The hypothesis stated, "there is no difference in the suppression of diseases that cause damping off in seedlings between weekly treatments of water, aerobic and anaerobic tea." We designed our experiment to test our hypothesis.
Know your enemy
To solve a problem, you need a problem. Then seek information to find a solution to that problem. Learn all the strategies of the enemy; where the mess hall is, where the troops hide out, and most importantly, what kind of artillery to use. Identifying the pest will provide a great amount of specific information. If the enemy is an insect, take samples to an entomologist, or if it is a disease, a plant pathologist can help. Different pests require different management approaches. Knowing about your pest also helps you know how to study it. Some pests are only active at specific times of the day and some are only susceptible during a certain stage in their lifecycle.
Alison explained her problems and walked us through the day-to-day life of her crops from seed to sale. She taught us the limitations and problems she faces to control her disease pressures. For her farm, ornamental basil crops sown in spring have difficulty battling 'damping off' diseases caused by Fusarium, Pythium, and Rhizoctonia organisms. On her farm, 'Siam Queen' is the most susceptible variety. This is the perfect problem to test. Many conditions and organisms cause damping off, so we periodically sent the plants off to have pathogens identified.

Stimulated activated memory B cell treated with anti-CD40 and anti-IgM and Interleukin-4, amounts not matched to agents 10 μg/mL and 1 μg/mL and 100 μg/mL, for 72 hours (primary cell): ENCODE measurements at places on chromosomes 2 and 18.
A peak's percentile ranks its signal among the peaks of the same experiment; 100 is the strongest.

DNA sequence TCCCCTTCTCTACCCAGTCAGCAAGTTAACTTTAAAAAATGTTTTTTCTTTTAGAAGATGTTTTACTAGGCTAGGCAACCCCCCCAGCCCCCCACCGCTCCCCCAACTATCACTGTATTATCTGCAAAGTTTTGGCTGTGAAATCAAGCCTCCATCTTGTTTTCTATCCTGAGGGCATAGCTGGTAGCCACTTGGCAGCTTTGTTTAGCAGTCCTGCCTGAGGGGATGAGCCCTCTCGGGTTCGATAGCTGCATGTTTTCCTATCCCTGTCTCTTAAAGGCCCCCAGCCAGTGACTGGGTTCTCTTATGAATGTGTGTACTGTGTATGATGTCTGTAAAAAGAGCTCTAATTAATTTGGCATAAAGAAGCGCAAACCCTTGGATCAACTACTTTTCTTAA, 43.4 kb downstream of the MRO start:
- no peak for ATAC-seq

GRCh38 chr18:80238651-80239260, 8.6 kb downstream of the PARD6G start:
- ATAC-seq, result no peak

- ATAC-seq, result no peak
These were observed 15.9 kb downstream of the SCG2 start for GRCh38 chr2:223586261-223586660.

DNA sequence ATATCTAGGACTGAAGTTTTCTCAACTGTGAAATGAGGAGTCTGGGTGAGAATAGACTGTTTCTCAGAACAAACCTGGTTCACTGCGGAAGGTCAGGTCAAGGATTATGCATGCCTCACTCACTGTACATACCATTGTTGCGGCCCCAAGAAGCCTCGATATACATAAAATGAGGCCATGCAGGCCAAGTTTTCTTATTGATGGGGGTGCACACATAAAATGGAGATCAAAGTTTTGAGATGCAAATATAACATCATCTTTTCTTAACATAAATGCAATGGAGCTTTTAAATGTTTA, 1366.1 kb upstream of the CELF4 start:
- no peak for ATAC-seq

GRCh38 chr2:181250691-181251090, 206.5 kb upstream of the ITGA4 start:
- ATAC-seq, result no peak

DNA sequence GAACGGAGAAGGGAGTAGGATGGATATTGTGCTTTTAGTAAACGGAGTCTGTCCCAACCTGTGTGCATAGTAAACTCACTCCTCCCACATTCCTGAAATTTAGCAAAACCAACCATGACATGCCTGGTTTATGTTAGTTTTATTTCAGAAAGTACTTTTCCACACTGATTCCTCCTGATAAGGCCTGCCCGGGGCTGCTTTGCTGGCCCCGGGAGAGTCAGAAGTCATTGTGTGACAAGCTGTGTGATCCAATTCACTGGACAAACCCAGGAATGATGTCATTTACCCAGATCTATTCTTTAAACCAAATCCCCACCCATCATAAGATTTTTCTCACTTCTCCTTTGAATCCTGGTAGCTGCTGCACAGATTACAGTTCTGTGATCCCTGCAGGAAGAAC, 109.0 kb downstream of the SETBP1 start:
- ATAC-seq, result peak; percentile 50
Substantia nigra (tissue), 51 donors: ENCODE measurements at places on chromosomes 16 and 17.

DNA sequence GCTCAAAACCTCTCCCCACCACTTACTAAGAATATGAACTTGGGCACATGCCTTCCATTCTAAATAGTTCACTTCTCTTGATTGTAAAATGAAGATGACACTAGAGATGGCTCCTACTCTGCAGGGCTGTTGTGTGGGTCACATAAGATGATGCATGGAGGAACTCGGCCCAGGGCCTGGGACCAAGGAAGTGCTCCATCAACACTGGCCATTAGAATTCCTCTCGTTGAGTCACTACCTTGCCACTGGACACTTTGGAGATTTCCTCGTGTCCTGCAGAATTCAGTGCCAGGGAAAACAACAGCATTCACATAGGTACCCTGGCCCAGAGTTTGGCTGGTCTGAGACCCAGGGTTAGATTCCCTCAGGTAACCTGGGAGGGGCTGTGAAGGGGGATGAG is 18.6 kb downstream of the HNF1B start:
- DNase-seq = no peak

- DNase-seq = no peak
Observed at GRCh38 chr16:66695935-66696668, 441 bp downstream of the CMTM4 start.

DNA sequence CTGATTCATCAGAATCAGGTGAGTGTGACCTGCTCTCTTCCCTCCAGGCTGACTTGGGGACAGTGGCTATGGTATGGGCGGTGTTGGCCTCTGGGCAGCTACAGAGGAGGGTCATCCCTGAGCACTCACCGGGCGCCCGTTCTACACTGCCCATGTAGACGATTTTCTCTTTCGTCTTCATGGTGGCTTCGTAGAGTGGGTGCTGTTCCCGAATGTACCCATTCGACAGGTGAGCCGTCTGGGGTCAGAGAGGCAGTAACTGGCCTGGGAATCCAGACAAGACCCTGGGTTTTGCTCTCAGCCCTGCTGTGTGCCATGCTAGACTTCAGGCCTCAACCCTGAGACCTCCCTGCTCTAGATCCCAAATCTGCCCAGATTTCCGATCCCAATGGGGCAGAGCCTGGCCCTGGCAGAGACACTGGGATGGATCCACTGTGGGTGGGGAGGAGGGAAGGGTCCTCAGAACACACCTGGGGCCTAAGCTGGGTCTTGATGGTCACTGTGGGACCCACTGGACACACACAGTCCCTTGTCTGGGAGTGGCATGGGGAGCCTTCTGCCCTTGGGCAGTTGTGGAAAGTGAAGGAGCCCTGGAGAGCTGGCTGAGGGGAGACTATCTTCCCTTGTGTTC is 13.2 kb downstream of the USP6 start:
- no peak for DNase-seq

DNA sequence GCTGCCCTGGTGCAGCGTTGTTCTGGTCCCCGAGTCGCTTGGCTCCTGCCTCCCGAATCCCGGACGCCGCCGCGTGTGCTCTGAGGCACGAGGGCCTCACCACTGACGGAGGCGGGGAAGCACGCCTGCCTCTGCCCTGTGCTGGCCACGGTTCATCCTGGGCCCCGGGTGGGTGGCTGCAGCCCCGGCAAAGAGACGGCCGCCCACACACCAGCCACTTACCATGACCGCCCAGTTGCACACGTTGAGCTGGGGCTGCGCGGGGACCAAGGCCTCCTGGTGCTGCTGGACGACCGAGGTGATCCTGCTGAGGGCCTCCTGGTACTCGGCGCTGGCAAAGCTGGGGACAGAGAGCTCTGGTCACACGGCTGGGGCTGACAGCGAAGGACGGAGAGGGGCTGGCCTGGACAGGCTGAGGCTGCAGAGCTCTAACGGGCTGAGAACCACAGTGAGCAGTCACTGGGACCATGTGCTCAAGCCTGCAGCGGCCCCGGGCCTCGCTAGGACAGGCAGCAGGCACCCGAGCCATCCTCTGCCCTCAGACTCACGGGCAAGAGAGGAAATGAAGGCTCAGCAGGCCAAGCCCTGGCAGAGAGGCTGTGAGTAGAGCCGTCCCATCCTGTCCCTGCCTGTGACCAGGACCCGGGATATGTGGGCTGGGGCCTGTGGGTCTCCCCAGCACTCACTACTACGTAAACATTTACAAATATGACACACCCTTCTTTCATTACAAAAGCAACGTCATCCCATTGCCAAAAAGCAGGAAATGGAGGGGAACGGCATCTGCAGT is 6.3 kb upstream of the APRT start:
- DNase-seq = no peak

Decisions on Experimental Design
When deciding on an experimental design, you need to know what components of the environment affect your experiment. Locate your plots in an area where all factors are going to be as uniform as possible. For instance, setting up plots next to the door or by a fan will introduce unwanted variables. At the center of Alison's greenhouse, there is little variability in temperature, airflow, and watering conditions. For our experiment, we chose this site and a Completely Randomized Design. This design structure selects plots from a larger population and randomly assigns treatments to selected samples. It is a simple yet precise design used for research with uniformity throughout the test plots.
Figure 1--Completely randomized design showing 4 replication for the three treatments. Each square represents an individual flat with 24 pots per flat. Blue = conrol, red = anaerobic, green = aerobic.
How many plants do you need to make a valid point about the role of compost tea in disease suppression? As a general rule large samples paint a clearer picture. Your sample is a representation of what really happens on your farm. Does it make sense to base all your decisions on one row of corn, or one flat of plants? What happens when that flat is accidentally sold or the neighbor's cow eats your row of corn? Replication of your experimental treatments offers a safeguard against the unpredictable variations of everyday life.